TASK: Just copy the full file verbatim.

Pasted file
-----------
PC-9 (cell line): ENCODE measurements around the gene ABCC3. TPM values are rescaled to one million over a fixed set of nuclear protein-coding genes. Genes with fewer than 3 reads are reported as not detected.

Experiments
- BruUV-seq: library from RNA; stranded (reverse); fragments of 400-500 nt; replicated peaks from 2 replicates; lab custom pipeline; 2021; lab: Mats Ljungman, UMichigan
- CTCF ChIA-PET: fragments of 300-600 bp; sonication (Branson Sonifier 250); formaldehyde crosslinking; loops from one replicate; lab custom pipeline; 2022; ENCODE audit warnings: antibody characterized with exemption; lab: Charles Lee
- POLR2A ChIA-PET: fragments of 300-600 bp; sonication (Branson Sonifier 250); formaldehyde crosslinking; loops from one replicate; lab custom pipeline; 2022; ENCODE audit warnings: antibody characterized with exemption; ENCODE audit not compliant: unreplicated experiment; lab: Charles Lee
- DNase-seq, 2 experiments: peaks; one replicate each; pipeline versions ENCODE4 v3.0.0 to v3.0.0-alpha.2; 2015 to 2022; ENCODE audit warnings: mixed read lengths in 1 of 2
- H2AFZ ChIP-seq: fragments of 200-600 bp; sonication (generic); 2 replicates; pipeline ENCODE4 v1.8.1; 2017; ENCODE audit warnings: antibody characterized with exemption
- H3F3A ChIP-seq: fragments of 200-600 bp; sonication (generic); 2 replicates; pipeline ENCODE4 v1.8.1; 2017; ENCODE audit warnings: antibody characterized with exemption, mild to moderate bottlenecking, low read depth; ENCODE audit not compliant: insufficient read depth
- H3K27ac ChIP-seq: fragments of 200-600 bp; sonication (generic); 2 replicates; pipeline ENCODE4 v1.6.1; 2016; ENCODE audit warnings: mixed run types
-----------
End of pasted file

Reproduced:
PC-9 (cell line): ENCODE measurements around the gene ABCC3. TPM values are rescaled to one million over a fixed set of nuclear protein-coding genes. Genes with fewer than 3 reads are reported as not detected.

Experiments
- BruUV-seq: library from RNA; stranded (reverse); fragments of 400-500 nt; replicated peaks from 2 replicates; lab custom pipeline; 2021; lab: Mats Ljungman, UMichigan
- CTCF ChIA-PET: fragments of 300-600 bp; sonication (Branson Sonifier 250); formaldehyde crosslinking; loops from one replicate; lab custom pipeline; 2022; ENCODE audit warnings: antibody characterized with exemption; lab: Charles Lee
- POLR2A ChIA-PET: fragments of 300-600 bp; sonication (Branson Sonifier 250); formaldehyde crosslinking; loops from one replicate; lab custom pipeline; 2022; ENCODE audit warnings: antibody characterized with exemption; ENCODE audit not compliant: unreplicated experiment; lab: Charles Lee
- DNase-seq, 2 experiments: peaks; one replicate each; pipeline versions ENCODE4 v3.0.0 to v3.0.0-alpha.2; 2015 to 2022; ENCODE audit warnings: mixed read lengths in 1 of 2
- H2AFZ ChIP-seq: fragments of 200-600 bp; sonication (generic); 2 replicates; pipeline ENCODE4 v1.8.1; 2017; ENCODE audit warnings: antibody characterized with exemption
- H3F3A ChIP-seq: fragments of 200-600 bp; sonication (generic); 2 replicates; pipeline ENCODE4 v1.8.1; 2017; ENCODE audit warnings: antibody characterized with exemption, mild to moderate bottlenecking, low read depth; ENCODE audit not compliant: insufficient read depth
- H3K27ac ChIP-seq: fragments of 200-600 bp; sonication (generic); 2 replicates; pipeline ENCODE4 v1.6.1; 2016; ENCODE audit warnings: mixed run types